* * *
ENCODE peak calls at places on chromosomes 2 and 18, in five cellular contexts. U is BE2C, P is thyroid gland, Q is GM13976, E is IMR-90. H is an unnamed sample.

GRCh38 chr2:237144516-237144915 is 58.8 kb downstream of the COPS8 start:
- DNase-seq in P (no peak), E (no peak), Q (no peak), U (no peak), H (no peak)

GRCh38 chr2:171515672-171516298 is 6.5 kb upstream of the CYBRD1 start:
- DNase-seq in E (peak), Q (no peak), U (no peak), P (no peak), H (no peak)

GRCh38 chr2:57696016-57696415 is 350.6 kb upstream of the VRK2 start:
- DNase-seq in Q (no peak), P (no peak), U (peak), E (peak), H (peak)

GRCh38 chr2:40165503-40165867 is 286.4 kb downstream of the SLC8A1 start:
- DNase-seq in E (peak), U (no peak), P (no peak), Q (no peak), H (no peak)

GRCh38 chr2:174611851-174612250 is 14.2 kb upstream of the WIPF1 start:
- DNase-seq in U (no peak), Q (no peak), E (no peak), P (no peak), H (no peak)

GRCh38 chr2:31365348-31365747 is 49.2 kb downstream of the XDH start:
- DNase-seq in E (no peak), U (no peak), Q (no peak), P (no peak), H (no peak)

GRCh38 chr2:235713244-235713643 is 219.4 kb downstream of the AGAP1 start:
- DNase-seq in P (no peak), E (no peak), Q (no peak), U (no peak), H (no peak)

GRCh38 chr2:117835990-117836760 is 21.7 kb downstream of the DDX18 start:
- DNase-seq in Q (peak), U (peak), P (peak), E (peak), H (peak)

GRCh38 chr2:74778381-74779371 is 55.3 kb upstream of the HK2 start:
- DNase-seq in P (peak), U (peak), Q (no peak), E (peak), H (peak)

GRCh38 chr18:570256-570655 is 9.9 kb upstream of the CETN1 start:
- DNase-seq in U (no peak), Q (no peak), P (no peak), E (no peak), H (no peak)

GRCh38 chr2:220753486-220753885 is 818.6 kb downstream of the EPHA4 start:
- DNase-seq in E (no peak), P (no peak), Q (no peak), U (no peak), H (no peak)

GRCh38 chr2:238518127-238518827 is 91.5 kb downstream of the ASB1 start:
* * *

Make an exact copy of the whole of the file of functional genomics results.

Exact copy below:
ENCODE peak calls at places on chromosomes 2 and 18, in five cellular contexts. U is BE2C, P is thyroid gland, Q is GM13976, E is IMR-90. H is an unnamed sample.

GRCh38 chr2:237144516-237144915 is 58.8 kb downstream of the COPS8 start:
- DNase-seq in P (no peak), E (no peak), Q (no peak), U (no peak), H (no peak)

GRCh38 chr2:171515672-171516298 is 6.5 kb upstream of the CYBRD1 start:
- DNase-seq in E (peak), Q (no peak), U (no peak), P (no peak), H (no peak)

GRCh38 chr2:57696016-57696415 is 350.6 kb upstream of the VRK2 start:
- DNase-seq in Q (no peak), P (no peak), U (peak), E (peak), H (peak)

GRCh38 chr2:40165503-40165867 is 286.4 kb downstream of the SLC8A1 start:
- DNase-seq in E (peak), U (no peak), P (no peak), Q (no peak), H (no peak)

GRCh38 chr2:174611851-174612250 is 14.2 kb upstream of the WIPF1 start:
- DNase-seq in U (no peak), Q (no peak), E (no peak), P (no peak), H (no peak)

GRCh38 chr2:31365348-31365747 is 49.2 kb downstream of the XDH start:
- DNase-seq in E (no peak), U (no peak), Q (no peak), P (no peak), H (no peak)

GRCh38 chr2:235713244-235713643 is 219.4 kb downstream of the AGAP1 start:
- DNase-seq in P (no peak), E (no peak), Q (no peak), U (no peak), H (no peak)

GRCh38 chr2:117835990-117836760 is 21.7 kb downstream of the DDX18 start:
- DNase-seq in Q (peak), U (peak), P (peak), E (peak), H (peak)

GRCh38 chr2:74778381-74779371 is 55.3 kb upstream of the HK2 start:
- DNase-seq in P (peak), U (peak), Q (no peak), E (peak), H (peak)

GRCh38 chr18:570256-570655 is 9.9 kb upstream of the CETN1 start:
- DNase-seq in U (no peak), Q (no peak), P (no peak), E (no peak), H (no peak)

GRCh38 chr2:220753486-220753885 is 818.6 kb downstream of the EPHA4 start:
- DNase-seq in E (no peak), P (no peak), Q (no peak), U (no peak), H (no peak)

GRCh38 chr2:238518127-238518827 is 91.5 kb downstream of the ASB1 start: